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In Pennsylvania, where the booming natural gas industry is already creating thousands of energy jobs, there's also a need for skilled workers to replace departing utility employees, and vets are well-placed to do that, said Robert Powelson, chairman of the state's Public Utility Commission.
The Pennsylvania PUC is "cheerleading" for the veterans jobs program, and for another jobs initiative for returning troops announced by Governor Tom Corbett in his recent budget speech, Powelson said. The program is run by the Center for Energy Workforce Development, of which EEI is a partner.
"One of the growth areas of our economy is the energy sector," said Powelson, in an interview with AOL Energy. "The demand to replace the infrastructure isn't going away."
There's no subsidy or other financial incentive for utilities to participate in the program, Powelson said, but a sense of meeting the needs of servicemen and women who have served their country but often have a high rate of unemployment in making the transition to civilian life.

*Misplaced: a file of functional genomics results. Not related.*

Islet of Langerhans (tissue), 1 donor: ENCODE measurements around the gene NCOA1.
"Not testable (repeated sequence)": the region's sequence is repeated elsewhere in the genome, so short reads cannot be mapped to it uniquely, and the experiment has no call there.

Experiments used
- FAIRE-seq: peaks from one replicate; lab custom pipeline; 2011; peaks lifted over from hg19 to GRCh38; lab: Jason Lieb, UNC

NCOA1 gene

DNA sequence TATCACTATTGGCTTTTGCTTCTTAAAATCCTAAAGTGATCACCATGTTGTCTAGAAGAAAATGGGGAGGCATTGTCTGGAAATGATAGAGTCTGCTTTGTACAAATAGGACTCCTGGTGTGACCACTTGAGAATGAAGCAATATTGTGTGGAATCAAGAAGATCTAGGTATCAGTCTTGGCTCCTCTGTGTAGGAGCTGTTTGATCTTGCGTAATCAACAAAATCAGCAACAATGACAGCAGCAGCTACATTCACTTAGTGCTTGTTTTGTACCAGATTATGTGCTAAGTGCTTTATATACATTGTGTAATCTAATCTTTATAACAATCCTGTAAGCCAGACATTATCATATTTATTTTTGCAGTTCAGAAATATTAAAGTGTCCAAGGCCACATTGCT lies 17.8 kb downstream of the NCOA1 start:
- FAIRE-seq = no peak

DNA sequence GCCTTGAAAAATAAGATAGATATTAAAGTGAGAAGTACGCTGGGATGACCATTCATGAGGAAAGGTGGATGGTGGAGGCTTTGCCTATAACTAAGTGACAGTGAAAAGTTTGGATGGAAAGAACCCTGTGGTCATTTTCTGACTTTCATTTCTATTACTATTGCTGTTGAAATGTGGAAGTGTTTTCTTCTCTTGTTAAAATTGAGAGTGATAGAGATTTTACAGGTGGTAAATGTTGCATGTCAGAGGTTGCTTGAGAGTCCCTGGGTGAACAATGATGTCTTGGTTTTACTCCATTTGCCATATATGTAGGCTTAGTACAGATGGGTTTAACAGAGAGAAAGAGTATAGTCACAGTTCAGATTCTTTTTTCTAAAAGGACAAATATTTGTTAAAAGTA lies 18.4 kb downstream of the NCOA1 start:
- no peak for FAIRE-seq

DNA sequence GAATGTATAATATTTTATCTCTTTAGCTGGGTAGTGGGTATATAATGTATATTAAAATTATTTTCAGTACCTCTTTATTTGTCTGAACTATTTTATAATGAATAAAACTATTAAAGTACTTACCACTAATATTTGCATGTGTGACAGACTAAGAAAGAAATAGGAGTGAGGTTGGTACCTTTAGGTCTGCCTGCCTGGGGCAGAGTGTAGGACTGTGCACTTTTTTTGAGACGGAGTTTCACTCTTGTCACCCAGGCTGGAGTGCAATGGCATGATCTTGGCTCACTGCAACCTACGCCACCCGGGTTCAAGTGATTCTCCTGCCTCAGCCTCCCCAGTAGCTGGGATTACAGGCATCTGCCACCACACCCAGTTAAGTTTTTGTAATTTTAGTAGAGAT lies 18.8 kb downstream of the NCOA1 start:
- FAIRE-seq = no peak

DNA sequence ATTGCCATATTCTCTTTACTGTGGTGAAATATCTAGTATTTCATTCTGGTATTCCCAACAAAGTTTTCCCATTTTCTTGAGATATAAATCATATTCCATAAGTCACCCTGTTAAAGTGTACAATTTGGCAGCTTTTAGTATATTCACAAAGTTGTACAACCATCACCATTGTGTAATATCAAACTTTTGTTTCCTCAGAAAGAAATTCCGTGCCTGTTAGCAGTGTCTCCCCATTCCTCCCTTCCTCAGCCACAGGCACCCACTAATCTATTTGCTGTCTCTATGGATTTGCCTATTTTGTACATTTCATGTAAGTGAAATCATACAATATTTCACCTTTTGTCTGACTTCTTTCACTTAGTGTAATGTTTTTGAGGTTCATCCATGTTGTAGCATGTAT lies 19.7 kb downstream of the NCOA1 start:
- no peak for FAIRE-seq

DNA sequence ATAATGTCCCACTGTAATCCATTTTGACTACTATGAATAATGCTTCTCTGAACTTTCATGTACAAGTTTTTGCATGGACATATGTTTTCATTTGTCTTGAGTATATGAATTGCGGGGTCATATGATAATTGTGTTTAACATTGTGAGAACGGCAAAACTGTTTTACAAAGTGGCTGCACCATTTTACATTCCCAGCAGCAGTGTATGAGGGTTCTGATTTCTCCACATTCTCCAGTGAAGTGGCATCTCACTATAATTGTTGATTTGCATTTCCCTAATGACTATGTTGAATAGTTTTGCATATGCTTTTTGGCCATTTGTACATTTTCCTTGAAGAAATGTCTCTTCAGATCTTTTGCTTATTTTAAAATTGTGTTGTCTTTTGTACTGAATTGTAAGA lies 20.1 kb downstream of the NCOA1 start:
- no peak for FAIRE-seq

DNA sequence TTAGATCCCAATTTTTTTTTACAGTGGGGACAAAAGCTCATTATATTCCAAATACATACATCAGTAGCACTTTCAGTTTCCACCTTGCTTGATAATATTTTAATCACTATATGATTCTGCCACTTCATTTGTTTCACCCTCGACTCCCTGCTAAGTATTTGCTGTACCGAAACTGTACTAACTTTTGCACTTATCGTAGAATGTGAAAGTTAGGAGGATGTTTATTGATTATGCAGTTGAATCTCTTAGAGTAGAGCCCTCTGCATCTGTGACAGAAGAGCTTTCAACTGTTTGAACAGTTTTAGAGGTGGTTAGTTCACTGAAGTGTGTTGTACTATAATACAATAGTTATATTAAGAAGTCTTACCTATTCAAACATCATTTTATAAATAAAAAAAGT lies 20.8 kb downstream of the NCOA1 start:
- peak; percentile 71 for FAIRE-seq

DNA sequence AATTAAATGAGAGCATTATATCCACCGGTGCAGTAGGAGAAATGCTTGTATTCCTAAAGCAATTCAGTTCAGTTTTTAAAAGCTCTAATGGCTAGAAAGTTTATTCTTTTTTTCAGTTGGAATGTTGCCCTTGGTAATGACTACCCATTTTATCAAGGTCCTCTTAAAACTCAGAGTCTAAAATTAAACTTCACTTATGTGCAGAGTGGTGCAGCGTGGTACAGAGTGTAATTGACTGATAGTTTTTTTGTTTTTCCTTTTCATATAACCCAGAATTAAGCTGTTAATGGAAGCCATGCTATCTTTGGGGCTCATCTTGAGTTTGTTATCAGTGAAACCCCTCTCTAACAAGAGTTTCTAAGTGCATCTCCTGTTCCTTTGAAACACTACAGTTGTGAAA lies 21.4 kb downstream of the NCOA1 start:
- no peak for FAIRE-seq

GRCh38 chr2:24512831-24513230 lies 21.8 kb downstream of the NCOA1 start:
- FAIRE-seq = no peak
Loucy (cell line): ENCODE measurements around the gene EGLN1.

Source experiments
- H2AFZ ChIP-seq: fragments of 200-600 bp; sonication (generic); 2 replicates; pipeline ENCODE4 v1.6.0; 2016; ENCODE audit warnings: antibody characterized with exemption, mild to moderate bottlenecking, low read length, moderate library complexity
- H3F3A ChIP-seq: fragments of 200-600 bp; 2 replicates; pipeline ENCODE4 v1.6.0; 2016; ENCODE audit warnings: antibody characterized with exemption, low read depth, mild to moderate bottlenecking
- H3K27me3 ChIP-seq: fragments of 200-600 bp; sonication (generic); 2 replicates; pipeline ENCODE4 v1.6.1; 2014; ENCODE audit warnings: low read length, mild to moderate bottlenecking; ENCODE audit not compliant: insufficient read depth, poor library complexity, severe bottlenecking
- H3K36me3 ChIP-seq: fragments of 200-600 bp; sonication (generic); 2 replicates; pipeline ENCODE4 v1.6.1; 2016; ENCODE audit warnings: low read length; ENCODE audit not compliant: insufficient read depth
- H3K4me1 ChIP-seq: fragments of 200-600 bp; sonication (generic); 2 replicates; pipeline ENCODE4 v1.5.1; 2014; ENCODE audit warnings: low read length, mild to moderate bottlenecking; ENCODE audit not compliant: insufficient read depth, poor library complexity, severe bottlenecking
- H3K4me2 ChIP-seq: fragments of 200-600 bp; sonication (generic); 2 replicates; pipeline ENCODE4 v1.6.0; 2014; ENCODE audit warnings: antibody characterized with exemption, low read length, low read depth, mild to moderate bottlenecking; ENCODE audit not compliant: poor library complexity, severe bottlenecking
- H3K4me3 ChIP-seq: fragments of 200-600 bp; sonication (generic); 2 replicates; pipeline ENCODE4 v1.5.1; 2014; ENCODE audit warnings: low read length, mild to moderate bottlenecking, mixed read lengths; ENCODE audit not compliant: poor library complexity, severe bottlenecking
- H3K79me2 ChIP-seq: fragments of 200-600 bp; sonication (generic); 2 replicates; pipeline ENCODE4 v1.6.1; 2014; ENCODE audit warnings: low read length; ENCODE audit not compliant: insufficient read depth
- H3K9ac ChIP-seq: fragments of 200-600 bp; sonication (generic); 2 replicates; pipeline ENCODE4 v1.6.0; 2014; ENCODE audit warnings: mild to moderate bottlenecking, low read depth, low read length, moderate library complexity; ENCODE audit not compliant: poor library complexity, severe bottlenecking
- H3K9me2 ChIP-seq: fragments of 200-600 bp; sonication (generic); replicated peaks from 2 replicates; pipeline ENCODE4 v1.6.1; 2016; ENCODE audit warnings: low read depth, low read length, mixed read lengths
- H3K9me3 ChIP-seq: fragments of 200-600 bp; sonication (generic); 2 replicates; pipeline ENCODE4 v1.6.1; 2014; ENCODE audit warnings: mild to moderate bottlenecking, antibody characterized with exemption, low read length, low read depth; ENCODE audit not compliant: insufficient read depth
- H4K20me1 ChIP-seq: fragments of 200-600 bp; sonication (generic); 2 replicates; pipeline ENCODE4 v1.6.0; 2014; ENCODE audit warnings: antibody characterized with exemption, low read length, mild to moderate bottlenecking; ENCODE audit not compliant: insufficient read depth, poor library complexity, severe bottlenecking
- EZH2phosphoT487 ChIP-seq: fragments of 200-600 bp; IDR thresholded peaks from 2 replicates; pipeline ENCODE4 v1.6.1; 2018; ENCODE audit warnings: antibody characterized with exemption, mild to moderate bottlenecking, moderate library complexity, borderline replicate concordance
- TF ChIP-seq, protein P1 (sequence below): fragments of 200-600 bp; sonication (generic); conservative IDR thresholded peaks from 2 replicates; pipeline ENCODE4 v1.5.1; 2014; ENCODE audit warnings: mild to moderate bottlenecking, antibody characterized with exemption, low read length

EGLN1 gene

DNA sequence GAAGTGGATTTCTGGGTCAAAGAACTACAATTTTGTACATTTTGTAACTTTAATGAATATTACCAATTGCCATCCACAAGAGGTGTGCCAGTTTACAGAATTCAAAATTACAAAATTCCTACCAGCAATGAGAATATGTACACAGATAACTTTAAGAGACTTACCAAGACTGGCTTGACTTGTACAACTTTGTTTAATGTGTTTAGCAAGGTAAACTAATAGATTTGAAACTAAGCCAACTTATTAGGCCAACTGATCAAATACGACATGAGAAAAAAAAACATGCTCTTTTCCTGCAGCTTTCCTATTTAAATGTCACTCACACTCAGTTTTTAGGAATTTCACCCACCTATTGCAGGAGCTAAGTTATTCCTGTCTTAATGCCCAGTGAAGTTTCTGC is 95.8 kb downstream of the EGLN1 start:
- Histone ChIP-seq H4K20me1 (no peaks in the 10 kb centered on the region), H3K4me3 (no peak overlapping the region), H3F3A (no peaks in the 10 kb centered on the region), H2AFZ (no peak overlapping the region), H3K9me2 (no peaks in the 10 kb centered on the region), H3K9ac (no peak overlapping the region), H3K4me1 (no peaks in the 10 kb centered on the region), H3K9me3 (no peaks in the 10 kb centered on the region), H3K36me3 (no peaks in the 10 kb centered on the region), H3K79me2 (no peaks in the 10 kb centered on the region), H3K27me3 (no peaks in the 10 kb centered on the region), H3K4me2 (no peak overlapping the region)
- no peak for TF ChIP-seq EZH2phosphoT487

"This program is about how to help these individuals that have served their country with distinction," he said.
Among the needs that can be filled by the incoming workers are smart grid enhancements like meter installations, or upgrades to electrical sub-stations. "Many of them have used those skill sets abroad," he said.
For utilities looking to fill open positions, the vets represent a great opportunity, Powelson said.
"If I was a human-resources manager, what would keep me up at night is how I'm going to fill those positions," he said. With the skills possessed by many returning vets, they are "almost a turnkey" for the energy industry.
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